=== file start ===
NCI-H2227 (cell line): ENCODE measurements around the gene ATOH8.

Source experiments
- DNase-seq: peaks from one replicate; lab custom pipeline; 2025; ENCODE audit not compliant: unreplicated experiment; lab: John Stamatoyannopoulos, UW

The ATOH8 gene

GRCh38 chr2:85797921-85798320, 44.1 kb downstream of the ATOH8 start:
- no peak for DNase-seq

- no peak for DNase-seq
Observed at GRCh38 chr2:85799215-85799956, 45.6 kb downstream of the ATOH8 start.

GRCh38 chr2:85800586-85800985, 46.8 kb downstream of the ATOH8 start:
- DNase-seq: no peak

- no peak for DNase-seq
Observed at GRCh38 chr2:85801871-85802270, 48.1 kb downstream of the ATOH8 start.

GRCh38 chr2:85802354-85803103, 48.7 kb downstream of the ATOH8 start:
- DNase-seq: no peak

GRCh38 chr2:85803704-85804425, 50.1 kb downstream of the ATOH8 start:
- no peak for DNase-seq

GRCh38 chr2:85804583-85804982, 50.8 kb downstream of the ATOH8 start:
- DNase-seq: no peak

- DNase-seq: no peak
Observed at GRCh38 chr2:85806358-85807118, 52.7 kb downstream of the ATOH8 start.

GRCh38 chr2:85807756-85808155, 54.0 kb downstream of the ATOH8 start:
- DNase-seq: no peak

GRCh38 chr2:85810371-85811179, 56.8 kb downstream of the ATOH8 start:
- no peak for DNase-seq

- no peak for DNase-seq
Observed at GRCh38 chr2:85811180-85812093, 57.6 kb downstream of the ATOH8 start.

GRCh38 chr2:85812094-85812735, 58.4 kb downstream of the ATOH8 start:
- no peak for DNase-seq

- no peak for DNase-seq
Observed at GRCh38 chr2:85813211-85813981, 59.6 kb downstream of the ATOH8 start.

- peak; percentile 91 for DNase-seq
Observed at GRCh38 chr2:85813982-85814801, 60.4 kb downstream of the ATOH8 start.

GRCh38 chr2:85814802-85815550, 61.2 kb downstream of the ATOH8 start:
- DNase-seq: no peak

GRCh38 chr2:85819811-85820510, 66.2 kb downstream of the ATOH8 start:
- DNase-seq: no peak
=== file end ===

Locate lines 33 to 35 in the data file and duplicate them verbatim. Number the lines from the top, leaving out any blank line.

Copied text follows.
GRCh38 chr2:85814802-85815550, 61.2 kb downstream of the ATOH8 start:
- DNase-seq: no peak

GRCh38 chr2:85819811-85820510, 66.2 kb downstream of the ATOH8 start: